Data management infrastructures like the one shown above are now surmounting obstacles to knowledge-based screening by offering a better level of integration, the components of which can also integrate into existing information architecture in a multi-vendor environment. These solutions allow storage of both biological and chemical data centrally, allowing easy access to and querying of a compound’s data from screening to candidate submission. Multiple groups can share and use current and previous unambiguous project data with full experimental context, streamlining workflows and promoting communication and collaborations across an organization.
This approach has similarities to dimensional modelling as used for data warehousing. The results database becomes a ‘single point of truth’, allowing integration to supporting databases into one central location via connecting applications. This ‘single point of truth’ can be integrated with similar central databases or used to populate marts/warehouses, enabling the use of service-oriented architecture (SOA) processes and data federation tools to integrate data with external applications and sources. A centralized data management system offers a host of opportunities for the exploitation of data. Organizations have access to their own content database, which in some instances may contain more than two billion results. ETL tools with flexible open business rules can be employed to ensure quality and contextual richness, while analysis and curve-fitting tools apply consistency to results, so that like is compared to like.
Providing a potential database for building predictive models, a unified data management system allows research information to be re-used for decision support functions. Such a platform could accommodate predictive technology that alerts organizations to potential future issues with compounds and enable further chemistry analysis that helps to develop a lead series or analyze trends. Applying trend analysis algorithms widely used in other industries, such as SVM, MLR, PLS, PCA, Random Forest, and Consensus, helps to detect patterns and extract knowledge from a large amount of centrally stored data.
Most knowledge is derived from people knowing what they are looking for, such as queries retrieved from Internet search engines and selected content delivered via Web-based RSS (Really Simple Syndication) feeds. Efficient knowledge-based screening allows data to be used proactively, for example, searching for and identifying past failures and successes in studies and using that knowledge to drive current research and avoid similar costly failures.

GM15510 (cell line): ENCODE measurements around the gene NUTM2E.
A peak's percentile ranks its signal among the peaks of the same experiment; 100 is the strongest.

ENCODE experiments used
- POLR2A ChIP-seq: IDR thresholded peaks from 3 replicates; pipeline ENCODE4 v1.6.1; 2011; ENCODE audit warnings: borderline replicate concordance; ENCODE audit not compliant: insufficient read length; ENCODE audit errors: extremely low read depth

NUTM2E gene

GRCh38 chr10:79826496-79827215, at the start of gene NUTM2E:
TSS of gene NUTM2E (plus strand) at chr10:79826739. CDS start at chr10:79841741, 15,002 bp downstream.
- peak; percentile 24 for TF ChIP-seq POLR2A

By efficiently handling significantly increased screening throughput and encouraging data sharing across the whole discovery research community, knowledge-based screening boosts productivity and streamlines workflow. Research data can be exploited to the full, retaining its value over time and enabling re-use for data mining, predictive technology and decision support. Providing a base for informed and intelligent insights, data management enables organizations to anticipate and avoid future problems more efficiently.
About the Author
Glyn joined IDBS in 1995. IDBS is a leading software company specializing in integrated biological and chemical data management for discovery research. With over 10 years experience in Drug Discovery IT, Glyn has extensive expertise including project and product management. At IDBS he has worked on primarily large projects with many of the major pharmaceutical and biotechnology companies. Prior to IDBS he worked in chemistry including Shell Exploration and Production (Shell EP). Glyn has a BSc Hons in Combined Studies from Manchester University and an MSc in Applied Computing.
Filed Under: Drug Discovery